Nothing remarkable about that, I regularly receive anything from two or three to more than 20 emails a week from IFAs, all eager to discuss the latest iniquity they have suffered at the hands of the FSA or the Financial Ombudsman Service or to berate me for wayward comments in my latest column.
What was slightly unusual about this particular email, however, was its panoramic sweep – more than 1,800 words, initially linked to the retail distribution review but then taking in this particular adviser’s long career, his clients, how long he might stay in the industry once the RDR’s proposals are enacted in 2012 (not long), what he thinks is wrong with the financial services industry and the Government, not forgetting IFA trade bodies along the way.
Even that wasn’t the most noteworthy thing about the email, what really made it stand out was the fact that it was the third sent to me in one week by the same person. His second one was just shy of 1,200 words and the first, relatively brief missive, ran to about 500 words.
That’s pretty good going. I’m writing a book right now and I would be reasonably pleased with that level of weekly productivity. Except in this instance, email-writing is not this particular IFA’s chosen career – advising his clients is. Yet he seemed perfectly willing to spend several hours putting together some interesting and cogent thoughts about the industry and how he believes it has failed clients – and is being failed by politicians, regulators and trade bodies.
Before anyone accuses me of deliberately egging the guy on, I promise it was not like that, my replies were pleasant and, for a change, he was not having a go at me in particular.
Why am I mentioning this story? Mainly because, also on my return from the Lake District, I opened up my weekly copy of Money Marketing, where my eyes fell on a story in which Money SavingExpert website guru Martin Lewis says that banning commission will leave consumers without access to independent financial advice.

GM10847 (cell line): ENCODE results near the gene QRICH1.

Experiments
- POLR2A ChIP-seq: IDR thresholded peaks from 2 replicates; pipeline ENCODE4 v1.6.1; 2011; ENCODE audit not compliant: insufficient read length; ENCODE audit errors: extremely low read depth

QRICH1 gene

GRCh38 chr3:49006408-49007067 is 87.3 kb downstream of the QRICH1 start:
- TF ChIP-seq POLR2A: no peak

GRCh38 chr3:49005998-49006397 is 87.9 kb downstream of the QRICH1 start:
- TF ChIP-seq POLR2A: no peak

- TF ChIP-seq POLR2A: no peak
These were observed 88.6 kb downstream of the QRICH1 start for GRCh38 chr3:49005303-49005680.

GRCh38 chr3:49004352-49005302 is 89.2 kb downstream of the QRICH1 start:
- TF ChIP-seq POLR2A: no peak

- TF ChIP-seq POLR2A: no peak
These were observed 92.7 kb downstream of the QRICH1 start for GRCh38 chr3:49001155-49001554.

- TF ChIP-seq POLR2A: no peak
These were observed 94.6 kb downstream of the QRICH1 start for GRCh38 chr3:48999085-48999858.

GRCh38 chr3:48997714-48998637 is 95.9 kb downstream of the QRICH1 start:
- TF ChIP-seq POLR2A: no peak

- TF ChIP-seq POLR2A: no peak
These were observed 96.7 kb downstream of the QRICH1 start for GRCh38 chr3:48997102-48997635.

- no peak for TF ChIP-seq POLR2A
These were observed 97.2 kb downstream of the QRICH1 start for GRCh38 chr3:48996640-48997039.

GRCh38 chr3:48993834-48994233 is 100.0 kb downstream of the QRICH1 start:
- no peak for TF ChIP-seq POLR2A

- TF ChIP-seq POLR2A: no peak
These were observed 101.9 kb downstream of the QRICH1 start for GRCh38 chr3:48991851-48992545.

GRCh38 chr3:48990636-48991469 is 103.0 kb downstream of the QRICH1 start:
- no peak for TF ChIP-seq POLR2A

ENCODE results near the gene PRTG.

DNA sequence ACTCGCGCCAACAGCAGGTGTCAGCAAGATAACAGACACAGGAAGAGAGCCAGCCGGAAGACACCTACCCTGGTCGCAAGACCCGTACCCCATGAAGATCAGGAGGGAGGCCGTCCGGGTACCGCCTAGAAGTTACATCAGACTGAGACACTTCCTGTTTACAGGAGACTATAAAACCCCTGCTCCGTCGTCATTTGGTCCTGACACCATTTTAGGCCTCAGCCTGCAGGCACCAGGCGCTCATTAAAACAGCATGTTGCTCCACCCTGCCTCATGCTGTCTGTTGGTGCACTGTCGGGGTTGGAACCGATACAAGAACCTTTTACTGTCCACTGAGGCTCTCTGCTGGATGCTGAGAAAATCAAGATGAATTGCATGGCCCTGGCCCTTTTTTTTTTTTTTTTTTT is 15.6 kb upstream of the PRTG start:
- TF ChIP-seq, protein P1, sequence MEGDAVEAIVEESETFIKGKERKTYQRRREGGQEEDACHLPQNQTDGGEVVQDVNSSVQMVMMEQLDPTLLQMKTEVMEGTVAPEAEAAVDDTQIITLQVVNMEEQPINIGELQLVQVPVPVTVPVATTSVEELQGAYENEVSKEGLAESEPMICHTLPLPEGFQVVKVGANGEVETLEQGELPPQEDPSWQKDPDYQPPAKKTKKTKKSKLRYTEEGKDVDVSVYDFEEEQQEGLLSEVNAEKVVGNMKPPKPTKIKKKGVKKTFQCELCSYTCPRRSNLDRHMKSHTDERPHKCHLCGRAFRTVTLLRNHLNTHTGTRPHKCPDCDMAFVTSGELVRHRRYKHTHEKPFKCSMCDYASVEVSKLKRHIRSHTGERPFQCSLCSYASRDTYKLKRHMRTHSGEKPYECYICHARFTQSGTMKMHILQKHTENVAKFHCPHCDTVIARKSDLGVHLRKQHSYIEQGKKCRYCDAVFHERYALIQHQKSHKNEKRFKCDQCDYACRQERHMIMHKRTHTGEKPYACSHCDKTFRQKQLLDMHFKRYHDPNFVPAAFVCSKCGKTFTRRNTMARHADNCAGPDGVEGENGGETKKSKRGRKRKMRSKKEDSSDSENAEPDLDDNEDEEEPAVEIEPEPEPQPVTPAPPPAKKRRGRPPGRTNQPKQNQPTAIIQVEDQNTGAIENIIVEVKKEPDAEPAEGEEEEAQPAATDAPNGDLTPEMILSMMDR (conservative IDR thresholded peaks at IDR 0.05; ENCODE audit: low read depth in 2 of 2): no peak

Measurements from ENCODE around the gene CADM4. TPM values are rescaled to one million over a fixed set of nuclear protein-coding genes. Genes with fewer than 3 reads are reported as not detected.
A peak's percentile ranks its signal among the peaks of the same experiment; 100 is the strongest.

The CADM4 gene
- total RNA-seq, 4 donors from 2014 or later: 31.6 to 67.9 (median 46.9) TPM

The same story goes on to quote Highclere Financial Services partner Alan Lakey, who says: “There are not enough high-net-worth individuals out there to satisfy the current IFA needs and, as a result, there will be a massive reduction in IFA numbers.”
It was that last comment that really surprised me, mainly because only last week I also read a piece to the effect that one of the side-effects of the recession last year was that it had reduced the number of high-net-worth individuals in the UK – defined as having assets of more than $1m, excluding their homes – from a figure approaching 900,000 to “just” 495,000. The number of “affluent” individuals, with assets over $100,000 but less than $1m, also known as “sub-high-net-worth”, is several times higher than that.
Now, assuming 25,000 registered individuals plying their trade as IFAs, the numbers of HNWs and those just below that category ought to be enough for most independent advisers to scrape a decent living in almost all towns and cities in the UK – and earn a bit more through some low-paid “pro bono’ work, flogging the odd mortgage, life insurance policy and Isas to punters who walk in through the door.
Except, that it’s not really like that, is it? For most advisers, the reality is that, despite brave references to HNWs at industry dinners, most of their work is focused on the clients I have just described, people with immediate but relatively small-scale needs, for whom the notion of paying large annual fees to have their financial affairs managed for them is not just hard to afford but utterly incomprehensible.
Unfortunately, the reality is that the majority of IFAs have ended up occupying a sub-space between traditional life company and bank salespeople and those who actually do manage HNW clients’ money. For a long time, that space provided them with a decent, primarily commission-based income, one they could milk with relatively little need for time-saving technology or highly specialised skills.
Indeed, some have found they had so much time on their hands that they could even pen several thousand words a week to errant journalists whose comments they felt sparked some creative writing urge.
The problem now is that the RDR, for all its imperfections – from the consumer side – is asking a series of much tougher questions of IFAs. The December 2012 deadline, although far too distant for people like me, looks like it will be an incredibly steep learning curve for quite a few advisers.
Think of it as riding the Hardknott Pass – it may seem daunting initially but the vast majority of IFAs will get over it relatively unscathed. But a few, like last Saturday’s riders, won’t manage it at all. How many actually do depends on the new level of professionalism they acquire between now and then.
Meanwhile, if that means a few less emails to me – or at least, emails that don’t run to book-length – I will fully understand.
Nic Cicutti can be contacted at firstname.lastname@example.org